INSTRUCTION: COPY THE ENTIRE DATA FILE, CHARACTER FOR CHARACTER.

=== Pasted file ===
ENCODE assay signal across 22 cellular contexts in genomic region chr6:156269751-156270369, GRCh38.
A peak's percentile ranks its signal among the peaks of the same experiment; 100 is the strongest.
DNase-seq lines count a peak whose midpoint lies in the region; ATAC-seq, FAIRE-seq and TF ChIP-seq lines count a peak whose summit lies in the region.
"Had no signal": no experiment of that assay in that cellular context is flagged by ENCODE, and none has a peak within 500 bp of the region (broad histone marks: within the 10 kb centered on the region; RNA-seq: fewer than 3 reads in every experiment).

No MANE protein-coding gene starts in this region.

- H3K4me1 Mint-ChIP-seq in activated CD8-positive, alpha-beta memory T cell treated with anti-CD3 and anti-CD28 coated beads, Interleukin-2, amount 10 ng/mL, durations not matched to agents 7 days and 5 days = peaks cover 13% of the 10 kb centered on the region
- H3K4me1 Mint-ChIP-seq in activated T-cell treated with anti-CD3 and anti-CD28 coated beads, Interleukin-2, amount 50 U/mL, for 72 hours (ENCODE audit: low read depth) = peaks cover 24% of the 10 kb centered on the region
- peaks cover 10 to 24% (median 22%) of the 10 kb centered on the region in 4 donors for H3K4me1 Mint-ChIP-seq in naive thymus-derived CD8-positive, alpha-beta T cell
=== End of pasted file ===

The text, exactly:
ENCODE assay signal across 22 cellular contexts in genomic region chr6:156269751-156270369, GRCh38.
A peak's percentile ranks its signal among the peaks of the same experiment; 100 is the strongest.
DNase-seq lines count a peak whose midpoint lies in the region; ATAC-seq, FAIRE-seq and TF ChIP-seq lines count a peak whose summit lies in the region.
"Had no signal": no experiment of that assay in that cellular context is flagged by ENCODE, and none has a peak within 500 bp of the region (broad histone marks: within the 10 kb centered on the region; RNA-seq: fewer than 3 reads in every experiment).

No MANE protein-coding gene starts in this region.

- H3K4me1 Mint-ChIP-seq in activated CD8-positive, alpha-beta memory T cell treated with anti-CD3 and anti-CD28 coated beads, Interleukin-2, amount 10 ng/mL, durations not matched to agents 7 days and 5 days = peaks cover 13% of the 10 kb centered on the region
- H3K4me1 Mint-ChIP-seq in activated T-cell treated with anti-CD3 and anti-CD28 coated beads, Interleukin-2, amount 50 U/mL, for 72 hours (ENCODE audit: low read depth) = peaks cover 24% of the 10 kb centered on the region
- peaks cover 10 to 24% (median 22%) of the 10 kb centered on the region in 4 donors for H3K4me1 Mint-ChIP-seq in naive thymus-derived CD8-positive, alpha-beta T cell